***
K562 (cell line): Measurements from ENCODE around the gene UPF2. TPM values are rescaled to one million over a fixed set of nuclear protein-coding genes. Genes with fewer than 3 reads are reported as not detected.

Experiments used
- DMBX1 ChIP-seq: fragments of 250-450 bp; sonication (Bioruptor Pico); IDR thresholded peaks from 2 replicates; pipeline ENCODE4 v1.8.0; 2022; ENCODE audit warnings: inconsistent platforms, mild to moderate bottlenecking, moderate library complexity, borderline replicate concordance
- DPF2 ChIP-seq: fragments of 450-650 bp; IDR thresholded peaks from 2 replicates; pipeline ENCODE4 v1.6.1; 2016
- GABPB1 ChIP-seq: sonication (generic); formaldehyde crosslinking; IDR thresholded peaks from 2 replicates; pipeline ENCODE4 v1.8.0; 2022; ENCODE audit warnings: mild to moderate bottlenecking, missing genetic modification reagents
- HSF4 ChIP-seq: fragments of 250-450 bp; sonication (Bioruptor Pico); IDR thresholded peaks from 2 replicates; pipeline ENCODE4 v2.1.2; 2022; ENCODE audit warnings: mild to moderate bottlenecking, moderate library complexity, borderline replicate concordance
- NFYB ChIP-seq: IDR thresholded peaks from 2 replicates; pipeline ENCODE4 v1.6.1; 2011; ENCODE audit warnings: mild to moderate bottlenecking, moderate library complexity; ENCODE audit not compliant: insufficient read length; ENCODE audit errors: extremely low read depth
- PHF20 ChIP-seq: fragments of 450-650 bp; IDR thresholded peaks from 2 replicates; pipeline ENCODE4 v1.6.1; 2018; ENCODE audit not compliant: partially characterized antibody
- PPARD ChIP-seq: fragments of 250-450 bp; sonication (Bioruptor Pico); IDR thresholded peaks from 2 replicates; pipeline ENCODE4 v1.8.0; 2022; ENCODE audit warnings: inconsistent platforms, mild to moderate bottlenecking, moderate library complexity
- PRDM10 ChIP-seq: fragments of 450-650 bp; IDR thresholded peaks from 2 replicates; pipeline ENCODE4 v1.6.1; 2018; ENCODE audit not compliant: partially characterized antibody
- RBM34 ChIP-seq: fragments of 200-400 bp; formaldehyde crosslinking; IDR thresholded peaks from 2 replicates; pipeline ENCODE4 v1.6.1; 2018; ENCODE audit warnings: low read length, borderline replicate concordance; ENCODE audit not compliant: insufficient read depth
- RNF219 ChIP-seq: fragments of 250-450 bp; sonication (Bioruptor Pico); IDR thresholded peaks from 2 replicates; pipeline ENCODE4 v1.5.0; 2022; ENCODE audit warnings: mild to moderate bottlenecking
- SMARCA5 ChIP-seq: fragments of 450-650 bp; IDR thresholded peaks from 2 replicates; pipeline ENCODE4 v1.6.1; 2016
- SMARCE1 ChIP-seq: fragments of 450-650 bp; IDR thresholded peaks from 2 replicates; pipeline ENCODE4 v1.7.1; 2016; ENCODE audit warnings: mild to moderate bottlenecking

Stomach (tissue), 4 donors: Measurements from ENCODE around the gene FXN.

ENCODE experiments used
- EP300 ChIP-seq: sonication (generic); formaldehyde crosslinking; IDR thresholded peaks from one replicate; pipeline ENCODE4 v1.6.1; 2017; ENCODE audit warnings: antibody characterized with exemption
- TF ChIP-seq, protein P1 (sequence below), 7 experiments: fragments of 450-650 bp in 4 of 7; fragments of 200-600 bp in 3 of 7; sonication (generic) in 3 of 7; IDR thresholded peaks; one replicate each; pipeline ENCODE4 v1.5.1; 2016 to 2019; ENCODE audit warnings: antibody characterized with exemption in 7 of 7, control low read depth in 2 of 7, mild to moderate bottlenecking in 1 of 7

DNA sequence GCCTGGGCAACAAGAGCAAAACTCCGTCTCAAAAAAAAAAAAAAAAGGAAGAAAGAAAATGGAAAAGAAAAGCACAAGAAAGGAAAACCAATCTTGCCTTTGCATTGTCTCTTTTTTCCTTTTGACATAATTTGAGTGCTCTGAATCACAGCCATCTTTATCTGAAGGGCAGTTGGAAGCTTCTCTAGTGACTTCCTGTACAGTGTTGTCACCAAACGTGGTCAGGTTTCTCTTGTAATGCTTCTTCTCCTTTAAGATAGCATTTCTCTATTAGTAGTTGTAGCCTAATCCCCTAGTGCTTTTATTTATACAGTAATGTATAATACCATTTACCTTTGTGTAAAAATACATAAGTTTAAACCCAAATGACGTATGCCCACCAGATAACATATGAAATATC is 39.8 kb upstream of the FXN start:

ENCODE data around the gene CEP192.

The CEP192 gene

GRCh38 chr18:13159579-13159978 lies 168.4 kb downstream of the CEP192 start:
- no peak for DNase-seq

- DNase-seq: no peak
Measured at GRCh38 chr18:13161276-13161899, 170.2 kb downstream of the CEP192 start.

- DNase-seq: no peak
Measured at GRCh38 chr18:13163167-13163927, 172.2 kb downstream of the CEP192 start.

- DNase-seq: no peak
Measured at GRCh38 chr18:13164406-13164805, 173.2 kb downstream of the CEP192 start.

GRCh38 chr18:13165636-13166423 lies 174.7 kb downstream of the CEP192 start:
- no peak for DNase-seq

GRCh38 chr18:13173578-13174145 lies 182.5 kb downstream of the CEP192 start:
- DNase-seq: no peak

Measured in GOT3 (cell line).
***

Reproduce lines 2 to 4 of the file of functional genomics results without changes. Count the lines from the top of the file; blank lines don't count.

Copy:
Experiments used
- DMBX1 ChIP-seq: fragments of 250-450 bp; sonication (Bioruptor Pico); IDR thresholded peaks from 2 replicates; pipeline ENCODE4 v1.8.0; 2022; ENCODE audit warnings: inconsistent platforms, mild to moderate bottlenecking, moderate library complexity, borderline replicate concordance
- DPF2 ChIP-seq: fragments of 450-650 bp; IDR thresholded peaks from 2 replicates; pipeline ENCODE4 v1.6.1; 2016